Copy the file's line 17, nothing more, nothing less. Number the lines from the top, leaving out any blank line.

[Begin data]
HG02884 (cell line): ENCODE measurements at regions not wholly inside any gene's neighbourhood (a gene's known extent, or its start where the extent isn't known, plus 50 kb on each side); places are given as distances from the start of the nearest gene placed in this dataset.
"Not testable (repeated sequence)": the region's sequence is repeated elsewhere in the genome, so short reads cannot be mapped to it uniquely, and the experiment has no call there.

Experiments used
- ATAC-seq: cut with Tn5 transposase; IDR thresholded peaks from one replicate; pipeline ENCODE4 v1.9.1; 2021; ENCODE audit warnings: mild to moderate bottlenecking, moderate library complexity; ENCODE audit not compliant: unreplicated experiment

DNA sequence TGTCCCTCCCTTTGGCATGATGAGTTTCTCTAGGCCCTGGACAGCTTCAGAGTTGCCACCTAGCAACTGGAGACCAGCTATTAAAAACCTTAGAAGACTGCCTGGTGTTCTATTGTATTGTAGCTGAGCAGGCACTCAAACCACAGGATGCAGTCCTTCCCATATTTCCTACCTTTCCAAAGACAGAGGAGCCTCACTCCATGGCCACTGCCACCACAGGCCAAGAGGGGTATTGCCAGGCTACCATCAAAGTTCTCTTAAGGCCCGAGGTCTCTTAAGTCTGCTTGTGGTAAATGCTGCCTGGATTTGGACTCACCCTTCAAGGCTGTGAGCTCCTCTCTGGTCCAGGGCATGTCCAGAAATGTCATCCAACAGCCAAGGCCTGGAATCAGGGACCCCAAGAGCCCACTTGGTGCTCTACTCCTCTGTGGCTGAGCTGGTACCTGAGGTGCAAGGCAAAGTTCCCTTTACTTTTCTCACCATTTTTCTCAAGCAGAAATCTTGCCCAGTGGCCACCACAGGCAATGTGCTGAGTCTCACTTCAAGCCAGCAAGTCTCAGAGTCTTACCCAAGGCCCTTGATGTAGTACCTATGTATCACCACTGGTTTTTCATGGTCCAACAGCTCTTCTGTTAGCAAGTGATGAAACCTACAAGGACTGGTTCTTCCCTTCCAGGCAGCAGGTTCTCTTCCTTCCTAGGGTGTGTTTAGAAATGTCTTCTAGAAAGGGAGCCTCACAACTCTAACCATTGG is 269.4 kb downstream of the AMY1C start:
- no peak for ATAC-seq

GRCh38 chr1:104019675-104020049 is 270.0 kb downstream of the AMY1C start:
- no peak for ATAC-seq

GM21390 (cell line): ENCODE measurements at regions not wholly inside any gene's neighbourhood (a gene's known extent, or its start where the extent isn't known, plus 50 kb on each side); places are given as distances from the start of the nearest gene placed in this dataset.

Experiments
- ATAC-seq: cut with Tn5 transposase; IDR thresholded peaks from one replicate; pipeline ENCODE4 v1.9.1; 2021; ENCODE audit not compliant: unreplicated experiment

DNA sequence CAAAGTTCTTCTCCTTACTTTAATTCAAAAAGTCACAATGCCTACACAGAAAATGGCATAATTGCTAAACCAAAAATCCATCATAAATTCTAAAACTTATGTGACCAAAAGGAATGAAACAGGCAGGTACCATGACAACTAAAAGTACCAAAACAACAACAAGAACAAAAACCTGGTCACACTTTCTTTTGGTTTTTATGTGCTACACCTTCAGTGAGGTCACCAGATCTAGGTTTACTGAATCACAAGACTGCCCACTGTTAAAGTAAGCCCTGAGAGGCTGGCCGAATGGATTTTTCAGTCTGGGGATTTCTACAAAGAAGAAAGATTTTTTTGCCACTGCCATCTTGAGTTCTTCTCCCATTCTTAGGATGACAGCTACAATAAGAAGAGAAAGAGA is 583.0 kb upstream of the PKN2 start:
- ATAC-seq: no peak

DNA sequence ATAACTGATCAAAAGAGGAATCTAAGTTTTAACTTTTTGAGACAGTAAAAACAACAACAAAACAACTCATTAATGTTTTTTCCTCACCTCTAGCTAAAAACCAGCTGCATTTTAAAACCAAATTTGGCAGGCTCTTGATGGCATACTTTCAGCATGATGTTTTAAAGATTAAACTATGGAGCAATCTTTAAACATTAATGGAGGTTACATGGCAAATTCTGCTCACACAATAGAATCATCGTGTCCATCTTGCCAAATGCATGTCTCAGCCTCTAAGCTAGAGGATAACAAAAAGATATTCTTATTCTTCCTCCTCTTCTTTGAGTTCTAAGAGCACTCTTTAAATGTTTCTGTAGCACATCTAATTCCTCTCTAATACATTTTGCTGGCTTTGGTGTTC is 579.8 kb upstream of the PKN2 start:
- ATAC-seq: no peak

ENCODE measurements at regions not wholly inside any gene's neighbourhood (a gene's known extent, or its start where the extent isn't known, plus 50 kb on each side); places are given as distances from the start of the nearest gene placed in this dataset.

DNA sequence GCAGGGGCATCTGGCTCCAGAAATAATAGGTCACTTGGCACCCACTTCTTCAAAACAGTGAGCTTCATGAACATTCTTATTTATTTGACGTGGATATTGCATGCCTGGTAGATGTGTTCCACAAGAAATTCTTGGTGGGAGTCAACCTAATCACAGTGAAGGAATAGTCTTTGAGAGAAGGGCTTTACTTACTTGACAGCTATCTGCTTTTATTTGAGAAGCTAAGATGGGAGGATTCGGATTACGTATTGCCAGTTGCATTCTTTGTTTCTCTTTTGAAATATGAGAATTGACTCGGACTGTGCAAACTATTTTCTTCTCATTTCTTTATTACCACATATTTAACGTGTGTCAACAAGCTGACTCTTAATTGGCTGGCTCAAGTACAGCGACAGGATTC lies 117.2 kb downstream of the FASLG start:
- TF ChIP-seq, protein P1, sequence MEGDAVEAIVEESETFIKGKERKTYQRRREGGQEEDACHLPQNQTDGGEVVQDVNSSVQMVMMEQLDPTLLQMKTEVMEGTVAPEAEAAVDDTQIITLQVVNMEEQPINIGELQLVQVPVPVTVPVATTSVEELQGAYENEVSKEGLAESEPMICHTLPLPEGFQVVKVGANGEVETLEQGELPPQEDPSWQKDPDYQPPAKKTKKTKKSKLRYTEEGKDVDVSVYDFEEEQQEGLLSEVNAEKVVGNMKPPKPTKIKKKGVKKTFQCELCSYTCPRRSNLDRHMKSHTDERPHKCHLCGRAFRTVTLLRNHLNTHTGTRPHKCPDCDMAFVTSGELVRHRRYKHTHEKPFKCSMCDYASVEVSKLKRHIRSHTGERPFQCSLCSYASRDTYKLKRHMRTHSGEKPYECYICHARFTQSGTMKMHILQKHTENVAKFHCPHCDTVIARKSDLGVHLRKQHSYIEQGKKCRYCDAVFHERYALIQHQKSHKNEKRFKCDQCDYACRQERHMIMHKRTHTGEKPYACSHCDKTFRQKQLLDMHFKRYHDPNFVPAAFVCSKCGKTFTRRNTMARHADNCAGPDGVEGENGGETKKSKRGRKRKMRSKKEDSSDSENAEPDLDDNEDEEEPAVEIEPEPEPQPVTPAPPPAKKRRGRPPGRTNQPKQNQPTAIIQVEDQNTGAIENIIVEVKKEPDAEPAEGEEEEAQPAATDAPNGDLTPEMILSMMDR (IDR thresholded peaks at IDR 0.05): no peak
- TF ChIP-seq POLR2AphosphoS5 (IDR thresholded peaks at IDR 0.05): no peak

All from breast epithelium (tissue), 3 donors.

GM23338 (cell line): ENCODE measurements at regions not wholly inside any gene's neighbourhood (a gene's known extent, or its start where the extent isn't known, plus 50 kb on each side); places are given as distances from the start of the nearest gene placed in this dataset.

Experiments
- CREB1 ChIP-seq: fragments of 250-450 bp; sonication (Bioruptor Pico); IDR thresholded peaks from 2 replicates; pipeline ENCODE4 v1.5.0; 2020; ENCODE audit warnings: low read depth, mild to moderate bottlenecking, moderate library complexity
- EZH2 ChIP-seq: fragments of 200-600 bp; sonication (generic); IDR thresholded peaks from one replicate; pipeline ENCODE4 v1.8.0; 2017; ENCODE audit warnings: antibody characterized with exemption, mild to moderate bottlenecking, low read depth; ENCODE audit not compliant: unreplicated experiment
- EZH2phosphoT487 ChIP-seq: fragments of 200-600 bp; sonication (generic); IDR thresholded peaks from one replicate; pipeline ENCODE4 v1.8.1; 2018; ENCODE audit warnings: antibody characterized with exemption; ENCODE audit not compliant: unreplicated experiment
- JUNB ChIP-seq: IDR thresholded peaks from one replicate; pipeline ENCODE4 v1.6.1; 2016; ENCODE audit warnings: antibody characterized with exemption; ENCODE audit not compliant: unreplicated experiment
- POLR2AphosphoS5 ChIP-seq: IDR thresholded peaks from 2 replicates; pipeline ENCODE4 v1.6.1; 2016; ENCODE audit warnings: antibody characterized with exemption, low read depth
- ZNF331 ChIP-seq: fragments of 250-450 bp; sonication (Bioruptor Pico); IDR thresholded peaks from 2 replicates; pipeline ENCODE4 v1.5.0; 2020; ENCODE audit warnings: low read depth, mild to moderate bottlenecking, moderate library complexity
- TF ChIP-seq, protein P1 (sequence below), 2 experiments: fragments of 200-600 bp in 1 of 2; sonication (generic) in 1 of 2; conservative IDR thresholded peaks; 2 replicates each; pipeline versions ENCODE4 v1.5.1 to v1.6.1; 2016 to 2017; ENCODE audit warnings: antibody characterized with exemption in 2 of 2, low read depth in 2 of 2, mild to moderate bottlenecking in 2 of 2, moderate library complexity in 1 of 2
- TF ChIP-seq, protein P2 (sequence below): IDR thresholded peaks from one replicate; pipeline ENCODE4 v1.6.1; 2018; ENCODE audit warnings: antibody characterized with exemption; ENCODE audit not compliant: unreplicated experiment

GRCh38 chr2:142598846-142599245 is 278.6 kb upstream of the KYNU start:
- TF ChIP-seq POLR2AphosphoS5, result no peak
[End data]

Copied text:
DNA sequence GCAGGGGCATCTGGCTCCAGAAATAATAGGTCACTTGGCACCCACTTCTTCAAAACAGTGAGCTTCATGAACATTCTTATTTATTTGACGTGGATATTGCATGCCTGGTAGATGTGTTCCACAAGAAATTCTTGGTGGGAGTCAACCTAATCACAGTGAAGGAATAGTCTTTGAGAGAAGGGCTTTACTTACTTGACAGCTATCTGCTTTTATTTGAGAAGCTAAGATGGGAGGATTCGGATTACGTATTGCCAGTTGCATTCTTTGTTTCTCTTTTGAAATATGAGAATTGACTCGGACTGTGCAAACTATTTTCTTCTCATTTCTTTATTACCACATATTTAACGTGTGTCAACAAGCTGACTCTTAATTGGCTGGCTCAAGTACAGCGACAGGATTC lies 117.2 kb downstream of the FASLG start: